Young adults, especially college students, have both inexperience in the real estate market and limited funds working against them when they set out to rent that first apartment. Whether graduation is approaching or you are considering moving off campus next year, here are a few tips that can make apartment hunting more productive and less stressful:
Know where to look: With classes, internships, work and recreational activities, the average student doesn’t always have a lot of time to attend open houses or tours for potential rentals. That’s why Web sites such as The Washington Post Apartment Showcase and the Multiple Listing Service Rental Section offer a lot of resources and a short-term rental section, which might prove useful to students interested in leasing by the semester.
Know about hidden costs: A common mistake made by most first-time renters is to not inquire about additional fees, especially additional up-front costs that a lot of apartments require. These can include security deposits and move-in fees. Before signing a lease, ask to see a list of all charges or have the person helping you write down a list for you.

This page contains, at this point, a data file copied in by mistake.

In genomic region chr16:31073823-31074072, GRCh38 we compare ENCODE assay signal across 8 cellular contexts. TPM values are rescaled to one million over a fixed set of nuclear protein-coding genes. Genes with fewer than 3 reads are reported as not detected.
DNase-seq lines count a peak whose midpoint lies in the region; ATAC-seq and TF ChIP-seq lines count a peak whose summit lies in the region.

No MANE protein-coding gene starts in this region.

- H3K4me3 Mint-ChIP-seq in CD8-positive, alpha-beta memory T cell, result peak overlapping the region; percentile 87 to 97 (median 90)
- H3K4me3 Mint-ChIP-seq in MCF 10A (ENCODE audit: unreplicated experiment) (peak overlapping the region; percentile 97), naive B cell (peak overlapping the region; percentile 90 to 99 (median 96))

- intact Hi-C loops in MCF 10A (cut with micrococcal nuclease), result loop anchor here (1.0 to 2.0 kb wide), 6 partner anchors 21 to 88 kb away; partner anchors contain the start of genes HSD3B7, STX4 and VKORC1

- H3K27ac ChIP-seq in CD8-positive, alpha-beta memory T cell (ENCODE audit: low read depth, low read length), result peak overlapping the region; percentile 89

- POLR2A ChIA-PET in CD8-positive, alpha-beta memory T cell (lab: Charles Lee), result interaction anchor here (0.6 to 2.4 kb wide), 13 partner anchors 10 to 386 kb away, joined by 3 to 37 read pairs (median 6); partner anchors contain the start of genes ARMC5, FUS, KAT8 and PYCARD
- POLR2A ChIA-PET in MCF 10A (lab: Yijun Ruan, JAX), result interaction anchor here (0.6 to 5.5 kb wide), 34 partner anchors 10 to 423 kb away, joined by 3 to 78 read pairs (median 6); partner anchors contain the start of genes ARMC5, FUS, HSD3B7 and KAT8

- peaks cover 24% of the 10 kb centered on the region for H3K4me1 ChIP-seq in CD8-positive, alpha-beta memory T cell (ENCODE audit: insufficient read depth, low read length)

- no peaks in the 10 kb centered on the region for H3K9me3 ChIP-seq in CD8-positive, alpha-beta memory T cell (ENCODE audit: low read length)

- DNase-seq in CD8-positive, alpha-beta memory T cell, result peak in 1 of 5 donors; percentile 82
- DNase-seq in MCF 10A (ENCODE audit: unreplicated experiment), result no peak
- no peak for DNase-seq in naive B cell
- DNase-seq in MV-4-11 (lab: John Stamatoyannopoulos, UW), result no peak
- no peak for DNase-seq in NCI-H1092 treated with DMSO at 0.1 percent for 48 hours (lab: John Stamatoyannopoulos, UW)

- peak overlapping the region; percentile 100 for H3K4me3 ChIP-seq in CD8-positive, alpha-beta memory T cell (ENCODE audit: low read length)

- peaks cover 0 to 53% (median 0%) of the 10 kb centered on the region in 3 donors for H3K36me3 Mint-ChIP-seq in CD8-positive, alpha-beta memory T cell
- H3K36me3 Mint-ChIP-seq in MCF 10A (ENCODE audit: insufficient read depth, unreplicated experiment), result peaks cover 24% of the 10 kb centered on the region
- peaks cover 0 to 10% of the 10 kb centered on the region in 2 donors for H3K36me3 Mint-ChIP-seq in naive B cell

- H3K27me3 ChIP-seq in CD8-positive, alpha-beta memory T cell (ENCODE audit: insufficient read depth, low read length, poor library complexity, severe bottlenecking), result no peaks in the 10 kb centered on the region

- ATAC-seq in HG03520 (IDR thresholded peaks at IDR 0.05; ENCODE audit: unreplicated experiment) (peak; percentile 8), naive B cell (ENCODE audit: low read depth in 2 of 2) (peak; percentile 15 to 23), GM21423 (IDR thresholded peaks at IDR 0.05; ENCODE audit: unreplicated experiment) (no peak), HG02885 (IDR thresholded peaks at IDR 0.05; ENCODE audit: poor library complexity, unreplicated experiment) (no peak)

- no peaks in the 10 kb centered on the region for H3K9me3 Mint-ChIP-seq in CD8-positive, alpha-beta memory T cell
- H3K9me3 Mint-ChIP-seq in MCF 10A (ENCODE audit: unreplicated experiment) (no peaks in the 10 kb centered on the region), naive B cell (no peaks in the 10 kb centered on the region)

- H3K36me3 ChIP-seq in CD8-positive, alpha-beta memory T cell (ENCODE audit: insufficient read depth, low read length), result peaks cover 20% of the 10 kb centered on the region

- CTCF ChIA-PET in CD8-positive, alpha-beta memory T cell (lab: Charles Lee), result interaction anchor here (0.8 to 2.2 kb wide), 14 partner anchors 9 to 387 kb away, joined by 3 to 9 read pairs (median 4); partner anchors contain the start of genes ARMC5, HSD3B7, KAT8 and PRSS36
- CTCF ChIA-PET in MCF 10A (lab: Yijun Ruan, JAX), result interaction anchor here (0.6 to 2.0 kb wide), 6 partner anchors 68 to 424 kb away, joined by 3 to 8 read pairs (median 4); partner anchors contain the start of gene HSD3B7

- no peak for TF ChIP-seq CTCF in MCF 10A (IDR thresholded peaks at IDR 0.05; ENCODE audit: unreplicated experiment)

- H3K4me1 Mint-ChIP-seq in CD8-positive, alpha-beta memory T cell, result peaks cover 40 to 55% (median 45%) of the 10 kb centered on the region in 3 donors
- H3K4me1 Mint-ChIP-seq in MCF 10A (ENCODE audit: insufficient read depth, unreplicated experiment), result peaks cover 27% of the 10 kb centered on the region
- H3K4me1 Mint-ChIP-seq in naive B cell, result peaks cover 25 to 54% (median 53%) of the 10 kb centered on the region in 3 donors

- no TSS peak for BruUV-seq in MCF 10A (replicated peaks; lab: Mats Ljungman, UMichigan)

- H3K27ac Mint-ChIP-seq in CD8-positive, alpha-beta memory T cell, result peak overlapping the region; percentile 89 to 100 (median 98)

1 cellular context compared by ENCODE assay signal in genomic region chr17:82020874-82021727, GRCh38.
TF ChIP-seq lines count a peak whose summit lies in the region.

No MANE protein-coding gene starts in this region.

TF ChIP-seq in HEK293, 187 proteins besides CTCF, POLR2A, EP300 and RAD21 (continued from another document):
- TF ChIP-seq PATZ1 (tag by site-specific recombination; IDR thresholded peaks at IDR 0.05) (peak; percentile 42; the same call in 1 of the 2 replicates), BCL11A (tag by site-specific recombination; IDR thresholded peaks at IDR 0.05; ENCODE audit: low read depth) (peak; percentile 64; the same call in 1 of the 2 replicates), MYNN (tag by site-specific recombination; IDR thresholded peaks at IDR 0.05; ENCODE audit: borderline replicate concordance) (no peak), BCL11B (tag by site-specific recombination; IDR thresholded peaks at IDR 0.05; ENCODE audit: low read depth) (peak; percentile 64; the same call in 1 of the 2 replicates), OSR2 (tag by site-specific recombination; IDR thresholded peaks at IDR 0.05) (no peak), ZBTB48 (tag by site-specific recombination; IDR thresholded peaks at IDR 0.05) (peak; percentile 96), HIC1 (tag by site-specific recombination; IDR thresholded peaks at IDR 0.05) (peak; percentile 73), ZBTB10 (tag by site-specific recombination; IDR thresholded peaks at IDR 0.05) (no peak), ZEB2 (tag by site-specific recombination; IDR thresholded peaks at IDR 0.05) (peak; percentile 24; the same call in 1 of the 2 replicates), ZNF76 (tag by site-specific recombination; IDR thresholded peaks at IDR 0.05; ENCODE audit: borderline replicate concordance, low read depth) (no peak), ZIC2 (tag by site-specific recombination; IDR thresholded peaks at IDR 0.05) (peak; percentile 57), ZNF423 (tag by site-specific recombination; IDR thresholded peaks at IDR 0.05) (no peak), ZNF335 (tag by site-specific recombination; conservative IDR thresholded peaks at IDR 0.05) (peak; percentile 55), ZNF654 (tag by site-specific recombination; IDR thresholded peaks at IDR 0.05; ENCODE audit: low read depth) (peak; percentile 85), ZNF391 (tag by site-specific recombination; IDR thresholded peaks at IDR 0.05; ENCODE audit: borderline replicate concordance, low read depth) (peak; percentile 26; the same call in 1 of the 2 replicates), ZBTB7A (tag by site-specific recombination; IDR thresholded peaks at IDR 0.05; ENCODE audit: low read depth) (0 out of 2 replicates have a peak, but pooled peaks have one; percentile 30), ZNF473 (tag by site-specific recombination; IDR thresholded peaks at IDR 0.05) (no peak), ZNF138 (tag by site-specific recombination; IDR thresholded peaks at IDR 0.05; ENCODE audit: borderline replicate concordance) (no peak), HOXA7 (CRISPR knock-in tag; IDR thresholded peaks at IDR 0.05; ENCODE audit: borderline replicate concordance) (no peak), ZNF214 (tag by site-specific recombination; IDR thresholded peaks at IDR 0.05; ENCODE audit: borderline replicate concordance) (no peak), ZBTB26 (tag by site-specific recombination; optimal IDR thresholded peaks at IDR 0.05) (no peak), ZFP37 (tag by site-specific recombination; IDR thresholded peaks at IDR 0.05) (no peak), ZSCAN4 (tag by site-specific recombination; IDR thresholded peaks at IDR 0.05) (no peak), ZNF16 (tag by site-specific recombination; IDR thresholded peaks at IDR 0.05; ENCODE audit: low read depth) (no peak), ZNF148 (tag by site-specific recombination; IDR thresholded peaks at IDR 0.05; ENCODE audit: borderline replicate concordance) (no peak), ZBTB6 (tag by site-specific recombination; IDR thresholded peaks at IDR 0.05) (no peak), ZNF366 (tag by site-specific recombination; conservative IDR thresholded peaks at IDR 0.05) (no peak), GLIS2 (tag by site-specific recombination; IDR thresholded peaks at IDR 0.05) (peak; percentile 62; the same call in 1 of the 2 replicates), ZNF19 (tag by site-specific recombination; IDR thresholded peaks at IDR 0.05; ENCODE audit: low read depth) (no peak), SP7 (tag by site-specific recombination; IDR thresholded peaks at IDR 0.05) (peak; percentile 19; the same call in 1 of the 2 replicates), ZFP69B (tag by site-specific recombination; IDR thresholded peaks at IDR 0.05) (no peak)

Know what questions to ask: Remembering to ask the landlord or real estate agent a few basic and essential questions could easily save a renter months of less-than-desirable living conditions. Ask questions about: rent stabilization, abnormal noise levels (due to nearby hospitals, fire stations, traffic circles, etc.), laundry facilities, maintenance services, security and storage space. Also, if you are signing a 12-month lease even though you are unsure of your summer plans, make sure to ask about any policies on subletting.
Know what you are talking about: You might be new at this, but you don’t have to seem like it. Do research on the Internet about the apartments you are looking at. You can also look at apartment review sites such as www.apartmentratings.com and www.apartmentreviews.com to find out what residents have said about the places. You shouldn’t necessarily look at these sites as providing deal makers or breakers, but the reviews could point you to specific questions to ask. Also, look up students who live in the buildings now and ask them what they like and dislike about living there. Thank goodness for facebook.com – it’s an apartment-hunting tool, too.